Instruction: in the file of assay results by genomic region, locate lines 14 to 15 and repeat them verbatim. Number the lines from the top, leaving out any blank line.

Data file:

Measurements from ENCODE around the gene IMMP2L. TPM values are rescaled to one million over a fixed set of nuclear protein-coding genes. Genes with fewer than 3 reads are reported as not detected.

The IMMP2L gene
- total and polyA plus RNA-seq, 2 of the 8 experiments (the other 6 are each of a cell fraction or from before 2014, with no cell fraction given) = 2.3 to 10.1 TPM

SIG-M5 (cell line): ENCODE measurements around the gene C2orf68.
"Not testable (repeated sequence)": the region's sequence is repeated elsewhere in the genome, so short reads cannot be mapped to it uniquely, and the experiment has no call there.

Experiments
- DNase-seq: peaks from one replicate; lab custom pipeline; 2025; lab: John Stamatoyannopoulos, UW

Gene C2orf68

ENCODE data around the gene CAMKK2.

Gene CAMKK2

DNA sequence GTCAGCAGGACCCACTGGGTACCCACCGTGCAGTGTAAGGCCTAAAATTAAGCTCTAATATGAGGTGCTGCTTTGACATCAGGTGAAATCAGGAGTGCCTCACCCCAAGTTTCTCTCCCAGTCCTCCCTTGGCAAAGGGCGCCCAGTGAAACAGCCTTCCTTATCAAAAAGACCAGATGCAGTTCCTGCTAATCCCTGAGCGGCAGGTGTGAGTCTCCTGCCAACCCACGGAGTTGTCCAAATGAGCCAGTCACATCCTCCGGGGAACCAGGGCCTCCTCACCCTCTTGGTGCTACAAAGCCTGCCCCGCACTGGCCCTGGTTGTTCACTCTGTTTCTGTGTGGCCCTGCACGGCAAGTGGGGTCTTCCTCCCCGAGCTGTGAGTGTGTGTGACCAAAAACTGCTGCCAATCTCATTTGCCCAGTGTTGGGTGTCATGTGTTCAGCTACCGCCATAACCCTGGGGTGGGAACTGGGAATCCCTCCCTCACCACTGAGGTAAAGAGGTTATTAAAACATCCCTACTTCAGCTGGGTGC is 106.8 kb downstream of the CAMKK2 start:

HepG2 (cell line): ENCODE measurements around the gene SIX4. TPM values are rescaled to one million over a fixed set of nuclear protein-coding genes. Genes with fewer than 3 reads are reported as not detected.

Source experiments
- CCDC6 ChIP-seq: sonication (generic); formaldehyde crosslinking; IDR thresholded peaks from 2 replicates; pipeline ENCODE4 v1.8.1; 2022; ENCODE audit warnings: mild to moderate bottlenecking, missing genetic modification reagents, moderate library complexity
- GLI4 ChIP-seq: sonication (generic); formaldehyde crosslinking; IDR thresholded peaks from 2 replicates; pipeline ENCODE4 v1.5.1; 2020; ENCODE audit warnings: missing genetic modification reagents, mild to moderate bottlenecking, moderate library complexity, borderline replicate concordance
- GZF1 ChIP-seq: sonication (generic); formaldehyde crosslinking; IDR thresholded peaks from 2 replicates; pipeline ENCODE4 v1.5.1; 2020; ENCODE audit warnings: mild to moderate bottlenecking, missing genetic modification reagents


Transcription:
- CCDC6 ChIP-seq: sonication (generic); formaldehyde crosslinking; IDR thresholded peaks from 2 replicates; pipeline ENCODE4 v1.8.1; 2022; ENCODE audit warnings: mild to moderate bottlenecking, missing genetic modification reagents, moderate library complexity
- GLI4 ChIP-seq: sonication (generic); formaldehyde crosslinking; IDR thresholded peaks from 2 replicates; pipeline ENCODE4 v1.5.1; 2020; ENCODE audit warnings: missing genetic modification reagents, mild to moderate bottlenecking, moderate library complexity, borderline replicate concordance